Appreciate the collab with Linus, but I do have to say I’m disappointed.
Disclaimer: I do not know the relationship between Linus and yourself and as such have no idea what the requirements were for the video and the script that LMG wanted to follow. I’d like to echo some of the concerns of the community as well as my own opinion of the video.
I do not believe this was a beneficial video under the title “Gaming on Linux”. The opening was worth a good laugh, but after the intro we start with my concerns.
The GNU/Linux copy-pasta was neat, but for me it came across as arrogant and unfortunately a majority of Linus’ audience does not know of the reference.
First off, suggesting to manually install the binary graphics driver from the manufacturer is a very big no-no on Linux. Debian explicitly states to never use manufacturer GPU driver sources. Understandably for bleeding-edge GPU compatibility this is true but as per your example (1080 & 1080 Ti) have been supported in the packaged nvidia-kernel-dkms driver since January. For a windows centric gaming channel implying that users need the driver from Nvidia’s website seems pretty poor and contrary to most distributions’ recommendations. The beauty of Linux is that all you really need is included and in reality very easy for a new user to setup, whereas this step contradicts this very philosophy.
Again, not sure if the editing or LMG’s direction skewed the message that you were hoping to deliver, but we now enter many minutes of installing new repositories and replacing stock packages/kernel due to age. (on a personal note this is why I do not like “freeze and release” distros like Ubuntu and why I personally use a rolling release - Debian Testing) The video rolls through a decent amount of what I would consider material that is not acceptable to present to new users. (updating kernel, updating mesa)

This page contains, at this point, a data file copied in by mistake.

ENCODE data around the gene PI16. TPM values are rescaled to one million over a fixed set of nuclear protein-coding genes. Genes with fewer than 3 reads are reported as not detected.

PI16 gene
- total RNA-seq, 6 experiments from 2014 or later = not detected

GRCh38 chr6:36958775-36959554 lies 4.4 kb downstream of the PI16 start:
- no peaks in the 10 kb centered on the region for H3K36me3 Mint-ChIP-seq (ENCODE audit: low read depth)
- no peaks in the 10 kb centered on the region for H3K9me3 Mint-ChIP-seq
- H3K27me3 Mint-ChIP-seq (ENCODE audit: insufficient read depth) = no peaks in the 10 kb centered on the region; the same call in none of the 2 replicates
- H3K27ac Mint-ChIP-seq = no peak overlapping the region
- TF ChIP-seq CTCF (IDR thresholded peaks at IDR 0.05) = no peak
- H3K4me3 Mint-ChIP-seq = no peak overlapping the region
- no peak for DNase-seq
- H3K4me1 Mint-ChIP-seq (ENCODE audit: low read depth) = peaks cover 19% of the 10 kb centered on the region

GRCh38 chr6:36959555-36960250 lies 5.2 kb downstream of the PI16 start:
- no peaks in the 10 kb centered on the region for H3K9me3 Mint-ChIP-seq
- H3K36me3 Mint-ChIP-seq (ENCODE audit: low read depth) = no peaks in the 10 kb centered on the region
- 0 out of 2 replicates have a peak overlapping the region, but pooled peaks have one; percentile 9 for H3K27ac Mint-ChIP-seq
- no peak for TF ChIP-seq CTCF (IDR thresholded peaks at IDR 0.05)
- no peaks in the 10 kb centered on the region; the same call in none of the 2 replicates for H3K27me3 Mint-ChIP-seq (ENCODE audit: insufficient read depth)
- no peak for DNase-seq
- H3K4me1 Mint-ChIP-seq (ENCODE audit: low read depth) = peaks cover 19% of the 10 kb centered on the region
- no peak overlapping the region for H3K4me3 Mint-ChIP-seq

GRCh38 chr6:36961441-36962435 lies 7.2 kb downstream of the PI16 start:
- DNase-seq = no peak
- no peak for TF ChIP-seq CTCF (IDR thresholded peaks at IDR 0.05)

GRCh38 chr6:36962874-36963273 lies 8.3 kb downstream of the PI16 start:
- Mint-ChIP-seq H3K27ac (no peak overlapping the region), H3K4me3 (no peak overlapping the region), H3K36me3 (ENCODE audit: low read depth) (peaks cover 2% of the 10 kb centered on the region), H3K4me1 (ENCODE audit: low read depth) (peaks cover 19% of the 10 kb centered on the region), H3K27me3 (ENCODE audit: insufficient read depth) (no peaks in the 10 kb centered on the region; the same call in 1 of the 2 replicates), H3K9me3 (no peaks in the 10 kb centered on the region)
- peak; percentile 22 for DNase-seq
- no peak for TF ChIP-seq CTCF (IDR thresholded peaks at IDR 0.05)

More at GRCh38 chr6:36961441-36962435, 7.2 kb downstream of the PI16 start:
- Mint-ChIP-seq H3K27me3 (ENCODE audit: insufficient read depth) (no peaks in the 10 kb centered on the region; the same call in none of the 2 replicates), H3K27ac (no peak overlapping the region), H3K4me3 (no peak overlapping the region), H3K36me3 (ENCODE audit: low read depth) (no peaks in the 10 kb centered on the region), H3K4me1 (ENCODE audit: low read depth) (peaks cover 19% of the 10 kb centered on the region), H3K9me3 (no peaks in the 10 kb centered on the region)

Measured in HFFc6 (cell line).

And now we reach my main issue with this video and where the title “Gaming on Linux” is not accurate to the content. This video does not cover or speak of native Linux gaming in any useful capacity. A more accurate title would be “Running Windows games on Linux in 2018 - What’s new from 2008?”.
At 5:16 we reach something I had been screaming internally about since WINE was first mentioned in the video. To a new Linux user, what is WINE? It is mentioned many times but never explained until almost 5 minutes in. To any unfamiliar users the first 5 minutes of content would be a complete blur, pure technical jargon without the context of how WINE fits into the equation of enabling API and compatibility between Windows applications and the Linux kernel ( & GNU utilities). It takes this long to finally get the explanation as to what you are working on and the goal that you are trying to reach as a demonstration later on.
Your explanation of WINE is pretty spot on, well said and translates easily to the common user.
9:40 - yes Linus, we all know you need a GUI and expensive software to do PCI passthrough.
When it comes down to it the entire video mentions nothing about the leaps that native Linux gaming has had in the last few years in terms of the increase in games and community development. Our message to the masses should be primarily promoting native Linux games and development, not how Linux can emulate and virtualize other operating systems. We are not gaining any ground by continuing to push for better compatibility, we should be pushing for native games. EON wrappers, bad ports, and developers outright discounting the Linux community is the issue. As I personally have experienced if I am going to bother dealing with compatibility and emulation, I might as well just run windows as the host. What do I gain by dedicating all my resources to a virtual machine or wasting hours and performance with compatibility layers?
Furthermore PCI passthrough and virtualization is portrayed as a valid alternative and it certainly is quite a feat of RedHat’s KVM, but in reality PCI passthrough is an absolute pain to get working if you run into any snags along the way and cannot be easily summed up in a single guide (as I have learned myself from my own video). I would consider PCI passthrough to be applicable to advanced Linux users, and even under that the requirements and process is overwhelming if you have not done it many times before.
I certainly apologize if you were under a difference pretense when creating this video, and the result was not what you were expecting. But as it seems from the end-user and as an avid Linux user this video mostly portrayed that Linux is not a capable gaming platform and only serves to create major hassles to avoid Windows spying.
I would have really appreciated a focus on native Linux games with a minor mention of DXVK, Lutris, and WINE.